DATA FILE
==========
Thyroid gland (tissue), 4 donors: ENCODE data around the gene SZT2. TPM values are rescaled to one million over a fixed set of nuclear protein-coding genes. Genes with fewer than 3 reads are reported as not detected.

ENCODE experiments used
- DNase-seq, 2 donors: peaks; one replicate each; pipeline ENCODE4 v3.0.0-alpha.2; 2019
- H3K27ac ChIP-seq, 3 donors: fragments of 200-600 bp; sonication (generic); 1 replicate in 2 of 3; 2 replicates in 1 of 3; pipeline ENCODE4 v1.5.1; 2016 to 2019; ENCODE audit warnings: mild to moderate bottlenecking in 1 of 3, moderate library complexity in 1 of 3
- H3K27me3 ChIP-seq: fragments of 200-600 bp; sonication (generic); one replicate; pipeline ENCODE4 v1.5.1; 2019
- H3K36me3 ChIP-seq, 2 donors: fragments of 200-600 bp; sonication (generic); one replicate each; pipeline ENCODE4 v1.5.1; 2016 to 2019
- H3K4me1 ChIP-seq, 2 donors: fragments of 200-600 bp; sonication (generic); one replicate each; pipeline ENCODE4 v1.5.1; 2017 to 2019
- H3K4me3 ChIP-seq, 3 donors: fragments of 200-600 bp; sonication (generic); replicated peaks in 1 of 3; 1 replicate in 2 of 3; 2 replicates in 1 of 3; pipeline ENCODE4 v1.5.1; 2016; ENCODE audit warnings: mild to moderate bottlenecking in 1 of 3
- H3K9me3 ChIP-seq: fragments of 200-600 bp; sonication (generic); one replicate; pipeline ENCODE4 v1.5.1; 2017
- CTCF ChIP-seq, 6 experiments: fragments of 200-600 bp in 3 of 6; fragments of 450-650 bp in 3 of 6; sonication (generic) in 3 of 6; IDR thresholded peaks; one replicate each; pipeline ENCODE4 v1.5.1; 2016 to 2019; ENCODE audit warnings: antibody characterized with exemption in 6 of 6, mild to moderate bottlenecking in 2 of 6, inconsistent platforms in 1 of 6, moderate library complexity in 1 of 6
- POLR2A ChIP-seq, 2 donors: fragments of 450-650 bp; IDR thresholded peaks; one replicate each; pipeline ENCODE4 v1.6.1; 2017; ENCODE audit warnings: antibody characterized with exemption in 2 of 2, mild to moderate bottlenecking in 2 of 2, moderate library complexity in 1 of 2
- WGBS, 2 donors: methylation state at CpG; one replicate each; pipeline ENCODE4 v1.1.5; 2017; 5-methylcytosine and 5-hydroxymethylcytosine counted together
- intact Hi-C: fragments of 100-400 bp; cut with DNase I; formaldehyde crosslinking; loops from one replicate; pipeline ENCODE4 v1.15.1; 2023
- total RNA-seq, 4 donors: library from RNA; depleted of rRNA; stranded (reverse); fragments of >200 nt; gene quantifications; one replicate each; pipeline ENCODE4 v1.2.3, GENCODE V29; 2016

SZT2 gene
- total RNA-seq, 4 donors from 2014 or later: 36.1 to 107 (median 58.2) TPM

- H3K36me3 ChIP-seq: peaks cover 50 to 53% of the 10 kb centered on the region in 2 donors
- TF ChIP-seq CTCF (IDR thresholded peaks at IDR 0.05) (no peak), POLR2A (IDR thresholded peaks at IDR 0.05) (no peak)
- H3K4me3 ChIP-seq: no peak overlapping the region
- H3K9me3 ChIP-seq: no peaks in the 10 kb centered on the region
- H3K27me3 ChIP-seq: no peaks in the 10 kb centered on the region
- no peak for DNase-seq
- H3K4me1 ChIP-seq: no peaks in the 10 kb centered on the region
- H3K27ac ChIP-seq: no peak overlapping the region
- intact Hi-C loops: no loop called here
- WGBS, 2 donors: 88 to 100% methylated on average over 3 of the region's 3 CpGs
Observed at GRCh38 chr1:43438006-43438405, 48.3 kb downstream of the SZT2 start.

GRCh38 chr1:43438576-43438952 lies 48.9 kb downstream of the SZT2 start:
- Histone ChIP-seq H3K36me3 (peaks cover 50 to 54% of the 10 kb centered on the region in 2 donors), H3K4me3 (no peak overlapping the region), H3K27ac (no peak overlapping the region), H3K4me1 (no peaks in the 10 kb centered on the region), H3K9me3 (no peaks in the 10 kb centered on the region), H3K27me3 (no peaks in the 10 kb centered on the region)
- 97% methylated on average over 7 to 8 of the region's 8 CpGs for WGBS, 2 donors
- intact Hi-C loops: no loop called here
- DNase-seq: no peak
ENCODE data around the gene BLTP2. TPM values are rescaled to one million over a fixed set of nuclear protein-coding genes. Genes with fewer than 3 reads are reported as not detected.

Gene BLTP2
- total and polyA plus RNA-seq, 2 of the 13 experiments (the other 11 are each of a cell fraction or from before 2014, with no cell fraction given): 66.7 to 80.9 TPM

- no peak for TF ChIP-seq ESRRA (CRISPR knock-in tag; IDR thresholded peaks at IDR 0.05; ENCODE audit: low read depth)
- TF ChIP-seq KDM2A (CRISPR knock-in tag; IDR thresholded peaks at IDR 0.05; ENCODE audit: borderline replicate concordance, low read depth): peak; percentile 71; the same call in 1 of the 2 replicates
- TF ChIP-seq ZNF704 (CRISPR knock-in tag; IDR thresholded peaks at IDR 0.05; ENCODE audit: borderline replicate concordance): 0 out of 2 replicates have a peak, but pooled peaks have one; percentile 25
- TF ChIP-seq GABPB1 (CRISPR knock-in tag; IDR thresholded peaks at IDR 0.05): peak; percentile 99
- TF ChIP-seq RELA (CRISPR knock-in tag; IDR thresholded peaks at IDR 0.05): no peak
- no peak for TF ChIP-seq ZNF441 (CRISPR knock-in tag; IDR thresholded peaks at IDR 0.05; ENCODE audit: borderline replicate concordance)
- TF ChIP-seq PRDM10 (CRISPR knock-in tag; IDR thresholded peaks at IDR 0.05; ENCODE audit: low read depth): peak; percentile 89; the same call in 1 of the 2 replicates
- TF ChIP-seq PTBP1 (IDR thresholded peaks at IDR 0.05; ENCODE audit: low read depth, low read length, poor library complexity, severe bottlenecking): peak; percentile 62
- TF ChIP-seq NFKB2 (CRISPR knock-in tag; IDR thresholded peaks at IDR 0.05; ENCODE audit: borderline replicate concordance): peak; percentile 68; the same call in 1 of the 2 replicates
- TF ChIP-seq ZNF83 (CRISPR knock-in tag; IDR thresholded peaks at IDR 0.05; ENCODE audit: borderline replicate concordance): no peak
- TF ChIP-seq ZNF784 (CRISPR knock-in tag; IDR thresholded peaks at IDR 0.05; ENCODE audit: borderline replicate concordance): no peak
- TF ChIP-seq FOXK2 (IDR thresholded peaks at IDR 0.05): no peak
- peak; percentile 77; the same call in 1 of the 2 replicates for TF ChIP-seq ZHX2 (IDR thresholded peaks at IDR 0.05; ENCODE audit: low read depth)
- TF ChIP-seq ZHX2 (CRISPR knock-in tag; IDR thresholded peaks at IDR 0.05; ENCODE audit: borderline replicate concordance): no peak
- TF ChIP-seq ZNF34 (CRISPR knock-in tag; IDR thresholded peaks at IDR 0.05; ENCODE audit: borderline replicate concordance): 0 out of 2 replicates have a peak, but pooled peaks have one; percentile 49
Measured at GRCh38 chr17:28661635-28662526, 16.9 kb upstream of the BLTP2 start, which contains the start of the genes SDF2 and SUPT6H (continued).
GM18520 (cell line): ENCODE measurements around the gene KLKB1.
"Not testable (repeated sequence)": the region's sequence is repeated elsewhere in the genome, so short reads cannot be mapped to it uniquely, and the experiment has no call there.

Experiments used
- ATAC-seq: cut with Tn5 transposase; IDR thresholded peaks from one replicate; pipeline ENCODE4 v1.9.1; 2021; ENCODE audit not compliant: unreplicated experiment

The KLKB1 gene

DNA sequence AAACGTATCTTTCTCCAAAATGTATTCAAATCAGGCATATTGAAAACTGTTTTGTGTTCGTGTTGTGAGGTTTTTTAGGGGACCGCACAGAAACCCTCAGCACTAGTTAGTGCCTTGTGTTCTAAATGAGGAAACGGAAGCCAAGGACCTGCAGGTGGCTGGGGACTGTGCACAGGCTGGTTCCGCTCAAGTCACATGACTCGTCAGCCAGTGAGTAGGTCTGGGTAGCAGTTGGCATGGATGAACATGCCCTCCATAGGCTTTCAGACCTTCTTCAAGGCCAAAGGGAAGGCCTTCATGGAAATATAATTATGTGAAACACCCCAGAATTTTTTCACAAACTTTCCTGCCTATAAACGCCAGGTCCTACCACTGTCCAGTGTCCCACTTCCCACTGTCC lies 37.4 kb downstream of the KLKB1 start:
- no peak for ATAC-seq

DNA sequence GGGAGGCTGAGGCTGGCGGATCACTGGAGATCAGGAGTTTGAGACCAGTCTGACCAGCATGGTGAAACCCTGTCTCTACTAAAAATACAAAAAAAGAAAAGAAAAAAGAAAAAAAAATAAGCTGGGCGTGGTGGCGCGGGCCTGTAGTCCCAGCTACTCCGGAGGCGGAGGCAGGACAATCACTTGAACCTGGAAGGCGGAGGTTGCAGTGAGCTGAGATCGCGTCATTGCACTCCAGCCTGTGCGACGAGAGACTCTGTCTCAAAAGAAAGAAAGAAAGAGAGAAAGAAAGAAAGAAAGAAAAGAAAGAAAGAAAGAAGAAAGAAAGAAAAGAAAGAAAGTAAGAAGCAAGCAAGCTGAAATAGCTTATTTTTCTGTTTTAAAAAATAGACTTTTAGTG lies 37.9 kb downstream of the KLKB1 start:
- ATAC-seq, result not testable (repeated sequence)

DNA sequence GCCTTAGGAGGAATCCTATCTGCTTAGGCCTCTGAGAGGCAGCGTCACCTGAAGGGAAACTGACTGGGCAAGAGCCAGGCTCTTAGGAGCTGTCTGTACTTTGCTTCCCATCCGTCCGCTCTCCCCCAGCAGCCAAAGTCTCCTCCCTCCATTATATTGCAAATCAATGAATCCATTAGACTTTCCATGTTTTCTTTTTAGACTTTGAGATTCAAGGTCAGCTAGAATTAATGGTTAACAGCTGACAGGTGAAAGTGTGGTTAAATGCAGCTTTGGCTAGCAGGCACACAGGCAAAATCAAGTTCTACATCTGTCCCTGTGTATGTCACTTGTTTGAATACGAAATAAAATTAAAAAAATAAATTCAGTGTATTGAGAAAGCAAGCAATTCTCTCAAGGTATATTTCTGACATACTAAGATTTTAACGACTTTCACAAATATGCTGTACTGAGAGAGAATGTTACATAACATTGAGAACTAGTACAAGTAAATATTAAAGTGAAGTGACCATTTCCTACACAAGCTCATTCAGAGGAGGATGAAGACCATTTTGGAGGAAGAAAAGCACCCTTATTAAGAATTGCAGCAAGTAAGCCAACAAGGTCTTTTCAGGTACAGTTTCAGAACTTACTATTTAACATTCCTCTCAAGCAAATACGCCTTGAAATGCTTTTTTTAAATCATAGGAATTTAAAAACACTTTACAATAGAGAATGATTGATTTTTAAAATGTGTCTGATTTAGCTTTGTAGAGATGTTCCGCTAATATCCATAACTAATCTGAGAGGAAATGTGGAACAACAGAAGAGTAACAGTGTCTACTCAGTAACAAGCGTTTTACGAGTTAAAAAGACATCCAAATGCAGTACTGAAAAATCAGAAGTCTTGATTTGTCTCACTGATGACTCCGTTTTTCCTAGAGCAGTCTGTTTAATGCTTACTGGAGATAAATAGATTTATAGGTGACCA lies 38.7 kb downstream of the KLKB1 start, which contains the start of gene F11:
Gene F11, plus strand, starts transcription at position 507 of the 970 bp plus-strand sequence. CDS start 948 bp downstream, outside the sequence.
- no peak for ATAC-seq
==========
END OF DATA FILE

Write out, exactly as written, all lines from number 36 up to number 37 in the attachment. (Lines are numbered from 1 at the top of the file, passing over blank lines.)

- no peak for TF ChIP-seq ESRRA (CRISPR knock-in tag; IDR thresholded peaks at IDR 0.05; ENCODE audit: low read depth)
- TF ChIP-seq KDM2A (CRISPR knock-in tag; IDR thresholded peaks at IDR 0.05; ENCODE audit: borderline replicate concordance, low read depth): peak; percentile 71; the same call in 1 of the 2 replicates